After a thrilling finish at the Olympics, the PGA Tour resumes its late summer run. A star-studded limited field heads to Memphis, TN for the WGC FedEx St. Jude Classic at TPC Southwind. As always, here is your early deep-dive on the WGC FedEx St Jude Classic and a preview for how to bet.
WGC FedEx Preview – The Field
Several big names are returning from the Olympic competition to play the WGC FedEx St. Jude Classic. Highlighting the list is Xander Schauffele, who won gold in Tokyo. At long last, Schauffele picked up another win to his resume with stellar play in the Olympics. He’ll look to continue the momentum at TPC Southwind. Other notables returning from Tokyo in the field this week include Justin Thomas, Collin Morikawa, Rory McIlroy, Viktor Hovland, Hideki Matsuyama, and Patrick Reed.
Among the well-rested foes, they’ll face in Memphis is Dustin Johnson and Brooks Koepka. The duo has a combined three wins and five other Top 10’s at TPC Southwind in their careers. Along with Daniel Berger (with two wins at TPC Southwind), they’re the course history studs at this event.
For the full field, click here.
WGC FedEx Preview – The Golf Course
For 20 years, this tournament was known as either the WGC – NEC Invitational or the WGC – Bridgestone Invitational and held at Firestone Country Club in Akron, Ohio. Firestone Country Club was a regular stop on the PGA Tour since 1962 when it hosted the World Series of Golf and was host to the 1975 PGA Championship won by Jack Nicklaus. In 1999, the World Golf Championship series of tournaments was born to create a “World Golf Tour”, and the World Series of Golf was rebranded into a WGC event at Firestone.
Meanwhile, the city of Memphis first hosted a PGA Tour stop in 1958, then known as the Memphis Open, and played at Colonial Country Club. In 1969, legendary entertainer Danny Thomas struck a deal with the city to attach his St. Jude’s Children’s Hospital as the charitable beneficiary of the tournament, and the hospital has been attached to the event ever since. The tournament also found a permanent home at TPC Southwind in 1988, the site of this week’s event.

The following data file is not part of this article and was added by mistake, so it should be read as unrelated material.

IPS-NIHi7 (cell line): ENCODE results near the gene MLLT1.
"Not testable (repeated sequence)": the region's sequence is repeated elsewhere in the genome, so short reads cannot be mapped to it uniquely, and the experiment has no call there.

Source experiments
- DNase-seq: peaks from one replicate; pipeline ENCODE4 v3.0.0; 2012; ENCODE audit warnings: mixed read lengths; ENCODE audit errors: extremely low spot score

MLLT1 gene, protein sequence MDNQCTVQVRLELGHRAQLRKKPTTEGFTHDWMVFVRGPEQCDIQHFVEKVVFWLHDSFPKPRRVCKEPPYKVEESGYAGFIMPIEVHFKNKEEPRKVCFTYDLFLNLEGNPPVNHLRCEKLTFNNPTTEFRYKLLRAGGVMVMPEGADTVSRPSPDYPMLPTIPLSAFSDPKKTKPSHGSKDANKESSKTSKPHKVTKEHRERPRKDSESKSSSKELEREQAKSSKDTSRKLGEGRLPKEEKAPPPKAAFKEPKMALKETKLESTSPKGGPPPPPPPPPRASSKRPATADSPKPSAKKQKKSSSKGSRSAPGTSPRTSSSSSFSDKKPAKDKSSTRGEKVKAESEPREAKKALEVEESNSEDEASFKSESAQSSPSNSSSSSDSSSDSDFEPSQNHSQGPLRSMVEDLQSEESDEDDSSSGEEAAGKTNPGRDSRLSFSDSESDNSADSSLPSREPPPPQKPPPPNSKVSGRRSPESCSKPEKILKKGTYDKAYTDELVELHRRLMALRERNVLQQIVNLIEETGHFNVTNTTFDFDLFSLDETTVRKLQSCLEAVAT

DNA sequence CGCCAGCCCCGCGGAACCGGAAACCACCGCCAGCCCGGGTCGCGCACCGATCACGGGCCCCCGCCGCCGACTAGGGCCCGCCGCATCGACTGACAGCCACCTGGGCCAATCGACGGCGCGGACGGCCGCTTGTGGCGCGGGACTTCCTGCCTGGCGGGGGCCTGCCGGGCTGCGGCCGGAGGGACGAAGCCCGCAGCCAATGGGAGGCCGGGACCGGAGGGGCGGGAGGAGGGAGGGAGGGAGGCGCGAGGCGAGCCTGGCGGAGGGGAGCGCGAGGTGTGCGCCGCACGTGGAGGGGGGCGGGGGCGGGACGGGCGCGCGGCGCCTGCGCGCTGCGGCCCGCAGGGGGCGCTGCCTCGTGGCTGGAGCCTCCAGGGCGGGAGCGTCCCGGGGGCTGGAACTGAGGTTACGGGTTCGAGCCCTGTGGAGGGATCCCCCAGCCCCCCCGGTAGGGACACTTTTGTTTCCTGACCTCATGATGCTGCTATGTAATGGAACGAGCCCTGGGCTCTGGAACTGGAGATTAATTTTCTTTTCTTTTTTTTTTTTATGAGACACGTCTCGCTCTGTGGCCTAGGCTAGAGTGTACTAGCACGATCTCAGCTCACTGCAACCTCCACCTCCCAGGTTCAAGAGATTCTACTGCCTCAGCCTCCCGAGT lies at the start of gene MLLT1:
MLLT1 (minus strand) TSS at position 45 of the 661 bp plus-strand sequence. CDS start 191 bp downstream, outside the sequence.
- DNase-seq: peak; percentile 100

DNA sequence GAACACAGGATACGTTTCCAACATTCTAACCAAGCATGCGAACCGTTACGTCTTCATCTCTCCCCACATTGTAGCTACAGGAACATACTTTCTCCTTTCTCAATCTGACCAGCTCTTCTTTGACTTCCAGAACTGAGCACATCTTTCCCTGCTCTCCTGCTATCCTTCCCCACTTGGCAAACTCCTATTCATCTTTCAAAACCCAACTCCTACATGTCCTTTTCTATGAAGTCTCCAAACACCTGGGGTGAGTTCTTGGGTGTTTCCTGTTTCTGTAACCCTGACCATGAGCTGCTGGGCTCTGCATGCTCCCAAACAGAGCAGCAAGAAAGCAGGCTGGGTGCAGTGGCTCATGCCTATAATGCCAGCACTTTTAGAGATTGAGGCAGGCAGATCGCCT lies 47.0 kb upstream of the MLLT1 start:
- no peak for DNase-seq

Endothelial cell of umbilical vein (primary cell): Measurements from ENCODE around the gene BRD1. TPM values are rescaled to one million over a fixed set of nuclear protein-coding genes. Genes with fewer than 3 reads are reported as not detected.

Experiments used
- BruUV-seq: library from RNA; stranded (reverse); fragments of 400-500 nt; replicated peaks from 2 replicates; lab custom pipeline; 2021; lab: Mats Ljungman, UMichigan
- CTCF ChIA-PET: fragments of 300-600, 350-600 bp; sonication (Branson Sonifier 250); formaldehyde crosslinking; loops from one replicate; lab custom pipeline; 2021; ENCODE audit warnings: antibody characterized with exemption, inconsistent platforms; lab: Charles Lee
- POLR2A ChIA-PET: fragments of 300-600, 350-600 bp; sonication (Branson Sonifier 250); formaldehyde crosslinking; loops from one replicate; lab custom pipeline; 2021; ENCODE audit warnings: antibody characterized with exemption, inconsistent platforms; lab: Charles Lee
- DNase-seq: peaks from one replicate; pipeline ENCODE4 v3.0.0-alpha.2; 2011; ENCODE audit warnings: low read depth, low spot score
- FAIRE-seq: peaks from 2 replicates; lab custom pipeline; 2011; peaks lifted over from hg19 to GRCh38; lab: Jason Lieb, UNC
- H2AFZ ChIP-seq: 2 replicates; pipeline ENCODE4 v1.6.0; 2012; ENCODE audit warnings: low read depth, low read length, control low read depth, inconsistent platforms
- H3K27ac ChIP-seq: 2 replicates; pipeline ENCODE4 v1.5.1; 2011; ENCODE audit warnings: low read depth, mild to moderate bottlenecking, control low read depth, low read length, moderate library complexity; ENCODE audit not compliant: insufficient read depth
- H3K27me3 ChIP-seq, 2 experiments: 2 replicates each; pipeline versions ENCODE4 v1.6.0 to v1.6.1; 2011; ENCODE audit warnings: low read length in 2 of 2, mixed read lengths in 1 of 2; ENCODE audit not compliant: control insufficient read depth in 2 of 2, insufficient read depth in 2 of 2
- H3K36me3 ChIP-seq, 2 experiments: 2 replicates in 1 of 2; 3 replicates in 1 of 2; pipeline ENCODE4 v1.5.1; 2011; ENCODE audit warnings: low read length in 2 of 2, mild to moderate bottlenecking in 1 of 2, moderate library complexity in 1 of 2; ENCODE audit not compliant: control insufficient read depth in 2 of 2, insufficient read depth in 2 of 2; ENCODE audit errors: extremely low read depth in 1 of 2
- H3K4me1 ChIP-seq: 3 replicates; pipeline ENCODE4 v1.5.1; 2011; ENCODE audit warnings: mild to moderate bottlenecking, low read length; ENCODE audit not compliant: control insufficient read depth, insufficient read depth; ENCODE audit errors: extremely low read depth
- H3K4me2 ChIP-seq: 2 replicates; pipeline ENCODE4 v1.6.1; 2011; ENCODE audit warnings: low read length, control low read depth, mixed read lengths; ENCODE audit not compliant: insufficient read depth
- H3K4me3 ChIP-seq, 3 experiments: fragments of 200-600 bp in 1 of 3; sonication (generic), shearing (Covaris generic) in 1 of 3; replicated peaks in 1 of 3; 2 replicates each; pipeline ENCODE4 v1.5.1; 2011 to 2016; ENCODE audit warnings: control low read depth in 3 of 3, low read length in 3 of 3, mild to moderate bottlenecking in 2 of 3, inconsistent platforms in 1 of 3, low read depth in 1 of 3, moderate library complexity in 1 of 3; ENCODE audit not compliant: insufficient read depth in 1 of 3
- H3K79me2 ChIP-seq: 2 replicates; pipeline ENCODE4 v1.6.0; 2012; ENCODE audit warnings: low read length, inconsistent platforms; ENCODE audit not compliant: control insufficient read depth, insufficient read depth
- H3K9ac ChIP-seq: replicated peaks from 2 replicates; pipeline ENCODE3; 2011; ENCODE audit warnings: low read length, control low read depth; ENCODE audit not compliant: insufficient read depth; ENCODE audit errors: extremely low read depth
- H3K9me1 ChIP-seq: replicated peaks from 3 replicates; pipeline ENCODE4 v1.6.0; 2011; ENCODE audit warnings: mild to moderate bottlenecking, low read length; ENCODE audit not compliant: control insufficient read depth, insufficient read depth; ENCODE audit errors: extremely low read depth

FedEx first came on as title sponsor in 1986, and after a brief hiatus in the 2000’s it returned as the flagship sponsor in 2009. FedEx, obviously, has a very significant presence on the PGA Tour overall. It is the title sponsor of its playoffs and offers up millions and millions of dollars in prize money to the participants. Outside the players, FedEx probably has the most influence over the PGA Tour of anyone or any organization.
With the reconfiguration of the PGA Tour schedule in 2019, FedEx took over the sponsorship rights of the WGC-Invitational and moved the tournament from Firestone to TPC Southwind. The tournament was moved to the week after the Open Championship so it could properly shine in the spotlight. Due to the COVID pandemic, this tournament was rescheduled to one week before the PGA Championship.
This move was a huge benefit for the City of Memphis, the St. Jude Children’s Hospital, and FedEx overall. While a few big names who had associations with the children’s hospital always showed up, the event was one of the weaker tournaments on the schedule. Now with its affiliation to the WGC’s, the biggest names would certainly show up for the lucrative prize money, which would greatly benefit the hospital, the city, and FedEx economically.
I’ve spent the last two years railing on the farce that is both the WGC format and this event. The hate has nothing to do with the city of Memphis nor the Children’s Hospital (which everyone should donate to). If you’d like to rehash all my grievances, click here. Instead, let’s just focus on the golf course itself:
As a golf course, it’s fine. What you see at TPC Southwind isn’t much different than what’s seen at other TPC golf courses. While in immaculate condition, there’s nothing special about the land, the routing or the shape of holes. Most holes feature narrow, tree-lined fairways with either a water hazard or a bunker in the landing zone. The greens have some interesting contours and shaping to it to allow for some decent pin positions. Those are heavily guarded by multiple greenside bunkers or more water. In all, 11 of 18 holes feature some sort of water hazard, either off the tee or on the approach shot.
Both the greens and rough are bermudagrass. The fairways are zoysia. The greens average about 4,300 sq. feet in area, which is on the small side for PGA Tour stops. The greens typically run between 11.5 and 12 on the stimpmeter. That’s about average for a PGA Tour event.